The U.S. Food and Drug Administration is urging food distributors, retailers, and food service operators to remove from sale or service all fresh, frozen, canned, and processed oysters, clams, mussels, and whole and roe-on scallops (molluscan shellfish) from Korea that have entered the United States. This includes molluscan shellfish from Korea that entered the United States prior to May 1, 2012, when the FDA removed such products from the Interstate Certified Shellfish Shippers List (ICSSL), and that which may have inadvertently entered the country after that date. These products and any products made with them may have been exposed to human fecal waste and are potentially contaminated with norovirus.
Molluscan shellfish contaminated with fecal waste and/or norovirus are considered adulterated under the Federal Food, Drug, and Cosmetic Act. Following initial notifications last month, a number of food companies have begun to remove these products from their distribution chain. However, many others have yet to take action.
A comprehensive FDA evaluation determined that the Korean Shellfish Sanitation Program (KSSP) no longer meets the sanitation controls specified under the United States’ National Shellfish Sanitation Program. The FDA’s evaluation found significant deficiencies with the KSSP including inadequate sanitary controls, ineffective management of land-based pollution sources and detection of norovirus in shellfish growing areas.
The deficiencies in the KSSP prompted the FDA to remove all Korean certified shippers of molluscan shellfish from the ICSSL on May 1, 2012. Although Korean molluscan shellfish represent only a small fraction of the oysters, clams, mussels, and scallops sold in the United States, the removal of Korean shellfish shippers from the ICSSL is an important step in stopping the importation of molluscan shellfish harvested from polluted waters.
Consumers who have recently bought molluscan shellfish and are concerned that it may have come from Korea, should contact the store where it was purchased and ask about its origin. Consumers can check the label on packaged seafood to see if it is from Korea. If it is not clear where the product is from, consumers can call the manufacturer to find out. Consumers should dispose of molluscan shellfish from Korea and any products made with molluscan shellfish from Korea.
These actions only affect molluscan shellfish harvested from Korean waters. They do not affect the receipt of fresh and frozen molluscan shellfish by distributors, retailers, and food service operators from any of the other shellfish shippers listed in the ICSSL. Further, these actions do not affect the importation of canned and other processed product made with molluscan shellfish harvested from non-Korean waters. The FDA is in ongoing discussions with Korean authorities to resolve the issue.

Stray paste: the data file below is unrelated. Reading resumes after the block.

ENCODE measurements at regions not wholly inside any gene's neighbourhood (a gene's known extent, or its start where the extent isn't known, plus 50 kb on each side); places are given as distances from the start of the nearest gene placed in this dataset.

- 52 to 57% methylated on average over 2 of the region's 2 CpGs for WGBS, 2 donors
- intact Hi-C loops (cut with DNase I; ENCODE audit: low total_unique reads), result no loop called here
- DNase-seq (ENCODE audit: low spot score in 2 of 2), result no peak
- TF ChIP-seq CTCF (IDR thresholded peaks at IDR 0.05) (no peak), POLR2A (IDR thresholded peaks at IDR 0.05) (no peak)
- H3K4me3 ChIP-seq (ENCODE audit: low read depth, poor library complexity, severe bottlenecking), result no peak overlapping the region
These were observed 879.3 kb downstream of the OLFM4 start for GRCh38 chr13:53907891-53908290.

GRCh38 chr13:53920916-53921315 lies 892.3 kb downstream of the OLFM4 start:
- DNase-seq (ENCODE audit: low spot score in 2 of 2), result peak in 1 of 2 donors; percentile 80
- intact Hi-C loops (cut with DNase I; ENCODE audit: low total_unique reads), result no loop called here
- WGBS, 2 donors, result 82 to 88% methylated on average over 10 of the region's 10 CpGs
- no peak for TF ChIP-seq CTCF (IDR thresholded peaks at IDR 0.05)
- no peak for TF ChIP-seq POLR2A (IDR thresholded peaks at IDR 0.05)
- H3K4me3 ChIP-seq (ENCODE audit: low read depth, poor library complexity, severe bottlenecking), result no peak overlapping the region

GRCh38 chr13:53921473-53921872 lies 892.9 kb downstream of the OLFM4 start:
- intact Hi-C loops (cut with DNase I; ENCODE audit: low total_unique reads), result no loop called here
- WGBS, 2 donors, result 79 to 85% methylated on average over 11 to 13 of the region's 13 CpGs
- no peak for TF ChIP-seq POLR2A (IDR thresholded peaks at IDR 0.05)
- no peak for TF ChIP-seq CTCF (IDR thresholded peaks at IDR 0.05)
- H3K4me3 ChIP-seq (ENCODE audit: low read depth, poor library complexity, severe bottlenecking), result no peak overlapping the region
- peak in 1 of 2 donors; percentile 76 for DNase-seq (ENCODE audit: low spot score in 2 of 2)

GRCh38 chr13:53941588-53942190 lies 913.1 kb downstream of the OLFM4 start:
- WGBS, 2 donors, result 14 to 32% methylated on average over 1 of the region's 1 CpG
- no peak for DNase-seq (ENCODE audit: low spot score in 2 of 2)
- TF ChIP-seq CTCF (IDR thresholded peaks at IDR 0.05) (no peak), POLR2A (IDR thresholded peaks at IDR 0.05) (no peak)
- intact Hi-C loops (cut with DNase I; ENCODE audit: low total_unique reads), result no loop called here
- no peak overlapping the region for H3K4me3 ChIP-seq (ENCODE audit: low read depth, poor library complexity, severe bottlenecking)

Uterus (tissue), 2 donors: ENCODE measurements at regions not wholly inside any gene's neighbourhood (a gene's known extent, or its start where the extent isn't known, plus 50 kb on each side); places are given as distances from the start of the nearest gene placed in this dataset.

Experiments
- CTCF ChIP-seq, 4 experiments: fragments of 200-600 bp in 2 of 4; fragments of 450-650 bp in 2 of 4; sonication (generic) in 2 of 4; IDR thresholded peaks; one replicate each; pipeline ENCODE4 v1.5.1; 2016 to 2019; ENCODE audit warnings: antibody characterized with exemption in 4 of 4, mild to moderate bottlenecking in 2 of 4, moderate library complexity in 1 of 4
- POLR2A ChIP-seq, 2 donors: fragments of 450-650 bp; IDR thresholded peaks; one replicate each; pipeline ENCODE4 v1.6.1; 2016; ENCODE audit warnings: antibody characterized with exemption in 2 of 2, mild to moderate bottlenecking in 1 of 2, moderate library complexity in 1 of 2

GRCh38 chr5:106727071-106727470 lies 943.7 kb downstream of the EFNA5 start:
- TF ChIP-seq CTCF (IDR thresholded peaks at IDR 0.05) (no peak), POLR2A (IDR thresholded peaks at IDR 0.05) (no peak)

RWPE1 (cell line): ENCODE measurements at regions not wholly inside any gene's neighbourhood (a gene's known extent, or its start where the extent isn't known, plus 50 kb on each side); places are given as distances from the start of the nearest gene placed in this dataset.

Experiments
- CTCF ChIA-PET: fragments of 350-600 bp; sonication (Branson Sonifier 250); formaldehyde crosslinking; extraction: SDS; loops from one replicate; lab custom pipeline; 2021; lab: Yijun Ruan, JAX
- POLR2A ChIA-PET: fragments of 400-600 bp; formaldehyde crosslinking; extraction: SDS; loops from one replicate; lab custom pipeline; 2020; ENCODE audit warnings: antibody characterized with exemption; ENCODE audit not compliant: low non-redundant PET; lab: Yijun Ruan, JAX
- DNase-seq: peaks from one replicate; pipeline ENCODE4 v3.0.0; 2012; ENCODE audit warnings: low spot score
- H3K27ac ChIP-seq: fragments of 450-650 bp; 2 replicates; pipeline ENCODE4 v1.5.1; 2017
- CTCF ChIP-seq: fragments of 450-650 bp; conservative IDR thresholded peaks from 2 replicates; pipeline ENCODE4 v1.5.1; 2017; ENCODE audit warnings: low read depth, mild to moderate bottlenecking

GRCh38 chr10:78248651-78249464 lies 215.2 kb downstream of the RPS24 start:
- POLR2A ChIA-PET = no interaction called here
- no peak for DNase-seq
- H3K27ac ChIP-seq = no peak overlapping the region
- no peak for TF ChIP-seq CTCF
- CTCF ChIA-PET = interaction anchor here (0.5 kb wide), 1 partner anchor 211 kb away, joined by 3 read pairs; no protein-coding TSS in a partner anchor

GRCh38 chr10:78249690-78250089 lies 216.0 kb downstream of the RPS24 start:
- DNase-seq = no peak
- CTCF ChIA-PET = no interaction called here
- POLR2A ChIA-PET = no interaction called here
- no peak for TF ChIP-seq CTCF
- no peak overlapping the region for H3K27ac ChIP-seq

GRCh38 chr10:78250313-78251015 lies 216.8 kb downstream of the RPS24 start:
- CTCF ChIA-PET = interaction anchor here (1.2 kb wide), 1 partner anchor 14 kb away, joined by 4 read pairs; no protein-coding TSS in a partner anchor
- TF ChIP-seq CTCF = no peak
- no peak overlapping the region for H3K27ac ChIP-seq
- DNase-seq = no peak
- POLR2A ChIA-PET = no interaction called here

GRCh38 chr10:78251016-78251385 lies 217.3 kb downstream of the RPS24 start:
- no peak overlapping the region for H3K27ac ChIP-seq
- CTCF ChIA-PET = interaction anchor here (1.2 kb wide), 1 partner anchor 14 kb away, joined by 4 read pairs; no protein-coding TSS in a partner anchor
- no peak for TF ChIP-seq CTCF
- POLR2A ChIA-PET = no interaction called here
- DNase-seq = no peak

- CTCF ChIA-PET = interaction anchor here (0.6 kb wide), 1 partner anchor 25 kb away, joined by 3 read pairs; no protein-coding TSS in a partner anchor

Although the heat treatment that canned products undergo should eliminate the risk of norovirus, the contents of the cans of molluscan shellfish from Korea are still considered not fit for human food because the products were harvested from waters subject to human fecal contamination. For fresh, frozen, or products processed by methods other than canning, the products should also be considered food not for human consumption and may also carry a risk of norovirus.
Noroviruses cause gastroenteritis. Symptoms of illness associated with norovirus include nausea, vomiting, diarrhea, and stomach cramping. Affected individuals often experience low-grade fever, chills, headache, muscle aches and a general sense of tiredness. Most people show symptoms 12 to 48 hours after exposure to the virus. The illness typically lasts one to three days. Dehydration is the most common complication, especially in young children and older adults, which may require medical care. While there have been norovirus illnesses in the United States from the consumption of Korean oysters as recently as 2011, there have been no U.S. illnesses from the consumption of Korean shellfish reported in 2012.
The FDA, an agency within the U.S. Department of Health and Human Services, protects the public health by assuring the safety, effectiveness, and security of human and veterinary drugs, vaccines and other biological products for human use, and medical devices. The agency also is responsible for the safety and security of our nation’s food supply, cosmetics, dietary supplements, products that give off electronic radiation, and for regulating tobacco products.